The Rolls Royce Sweptail is a one-off vehicle specially produced for a customer and it has been hinted that this may lead to more personalised creations in the future. The highly bespoke car has been built on the aluminium spaceframe structure of the Phantom VII Coupe. After completion it was officially revealed at the Concorso d’Eleganza historic car show, held at Villa d’Esta on Lake Como in Italy. Sweptail has kept the Phantom’s 6.75 Litre V12 engine however has inherited some special features such as a system that deploys a bottle of champagne and two crystal flutes at the touch of a button! With the name ‘Sweptail’ referring back to the manufacturers swep-tail design of the 1930s it is clear that Rolls-Royce have delved deep into their heritage to produce this style of automobile stunning masterpiece (alongside the visions of their existing, un named customer). The new owner worked directly with the companies design department, led by Giles Taylor and is described as a “connoisseur and collector of distinctive one-off items including super-yachts and private aircraft”. The exterior styling was crafted in relation to both vintage Rolls-Royce and luxury yachts. Speculation has it that the car has a worth of £10 million, with Chief Executive Officer Torsten Muller-Otvos saying "We costed every single process with him up front, so he knew what every single decision would be and what the price would be. It was a very fair gentlemen's agreement, so he knew what would happen. There was no fixed price. There was a dream, not a fixed price. The dream came true - and that costs a bit of money."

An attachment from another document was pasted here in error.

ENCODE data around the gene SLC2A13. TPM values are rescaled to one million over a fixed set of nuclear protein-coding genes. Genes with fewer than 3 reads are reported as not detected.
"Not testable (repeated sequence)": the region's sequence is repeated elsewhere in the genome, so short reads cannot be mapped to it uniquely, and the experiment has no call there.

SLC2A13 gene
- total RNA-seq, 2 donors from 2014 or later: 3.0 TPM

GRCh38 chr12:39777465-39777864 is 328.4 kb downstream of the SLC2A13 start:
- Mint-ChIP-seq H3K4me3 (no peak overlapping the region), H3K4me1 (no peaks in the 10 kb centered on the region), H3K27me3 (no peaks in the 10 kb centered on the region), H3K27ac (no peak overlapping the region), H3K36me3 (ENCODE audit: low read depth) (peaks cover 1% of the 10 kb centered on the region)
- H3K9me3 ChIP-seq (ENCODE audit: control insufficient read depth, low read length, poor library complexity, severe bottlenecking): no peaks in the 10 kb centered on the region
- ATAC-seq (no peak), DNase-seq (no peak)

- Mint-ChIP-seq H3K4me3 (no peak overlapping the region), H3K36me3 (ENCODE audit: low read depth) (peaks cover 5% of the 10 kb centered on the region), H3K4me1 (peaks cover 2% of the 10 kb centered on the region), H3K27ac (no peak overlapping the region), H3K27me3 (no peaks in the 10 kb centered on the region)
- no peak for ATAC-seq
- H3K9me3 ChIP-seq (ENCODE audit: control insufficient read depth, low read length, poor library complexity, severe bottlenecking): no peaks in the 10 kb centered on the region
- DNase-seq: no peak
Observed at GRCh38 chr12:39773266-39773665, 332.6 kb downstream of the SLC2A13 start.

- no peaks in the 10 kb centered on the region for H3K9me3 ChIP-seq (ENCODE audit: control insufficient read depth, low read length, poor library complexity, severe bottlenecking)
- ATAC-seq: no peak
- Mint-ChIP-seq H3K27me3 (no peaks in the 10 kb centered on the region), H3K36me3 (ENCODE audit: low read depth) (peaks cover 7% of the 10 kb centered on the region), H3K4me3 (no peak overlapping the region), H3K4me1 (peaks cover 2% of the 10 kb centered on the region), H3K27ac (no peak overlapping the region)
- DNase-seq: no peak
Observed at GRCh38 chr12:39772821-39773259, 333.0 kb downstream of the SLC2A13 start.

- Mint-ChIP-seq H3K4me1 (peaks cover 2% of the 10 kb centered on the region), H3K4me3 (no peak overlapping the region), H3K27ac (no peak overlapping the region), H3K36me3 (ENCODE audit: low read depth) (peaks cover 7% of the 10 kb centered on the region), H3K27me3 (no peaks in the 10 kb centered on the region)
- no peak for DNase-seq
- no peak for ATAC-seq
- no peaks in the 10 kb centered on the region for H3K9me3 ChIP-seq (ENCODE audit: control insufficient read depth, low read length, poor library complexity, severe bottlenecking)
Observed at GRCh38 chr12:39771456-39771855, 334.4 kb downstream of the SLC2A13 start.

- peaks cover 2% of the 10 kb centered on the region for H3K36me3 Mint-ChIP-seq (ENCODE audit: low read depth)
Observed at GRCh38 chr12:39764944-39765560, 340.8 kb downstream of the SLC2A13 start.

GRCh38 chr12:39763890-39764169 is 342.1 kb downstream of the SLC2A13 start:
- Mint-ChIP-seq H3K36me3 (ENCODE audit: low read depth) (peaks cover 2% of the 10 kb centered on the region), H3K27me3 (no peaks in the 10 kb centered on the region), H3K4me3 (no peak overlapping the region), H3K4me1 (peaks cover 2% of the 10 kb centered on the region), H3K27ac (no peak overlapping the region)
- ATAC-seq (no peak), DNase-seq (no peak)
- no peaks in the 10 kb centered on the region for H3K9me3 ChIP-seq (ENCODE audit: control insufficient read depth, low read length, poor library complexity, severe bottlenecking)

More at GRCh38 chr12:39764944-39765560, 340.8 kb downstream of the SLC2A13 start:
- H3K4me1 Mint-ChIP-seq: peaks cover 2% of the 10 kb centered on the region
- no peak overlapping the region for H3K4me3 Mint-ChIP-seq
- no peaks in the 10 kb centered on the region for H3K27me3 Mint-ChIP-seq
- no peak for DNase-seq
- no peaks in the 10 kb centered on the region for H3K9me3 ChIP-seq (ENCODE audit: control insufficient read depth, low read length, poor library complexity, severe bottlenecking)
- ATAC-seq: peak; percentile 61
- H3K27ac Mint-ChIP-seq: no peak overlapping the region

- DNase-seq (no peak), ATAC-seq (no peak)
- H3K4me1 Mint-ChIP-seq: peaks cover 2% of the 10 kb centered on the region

Now onto the design. The front features the traditional Rolls-Royce front grille, however it is the largest version of this constructed to date. A solid aluminum piece is polished by hand to a mirror finish. The rear of the car is tapered with a raked stern which is intended to relate to that of a racing yacht. The side is designed to wrap underneath the car producing no visible boundary lines – thus mimicking the hull of a yacht.
Photography by Henry Wood (@HenryJMW)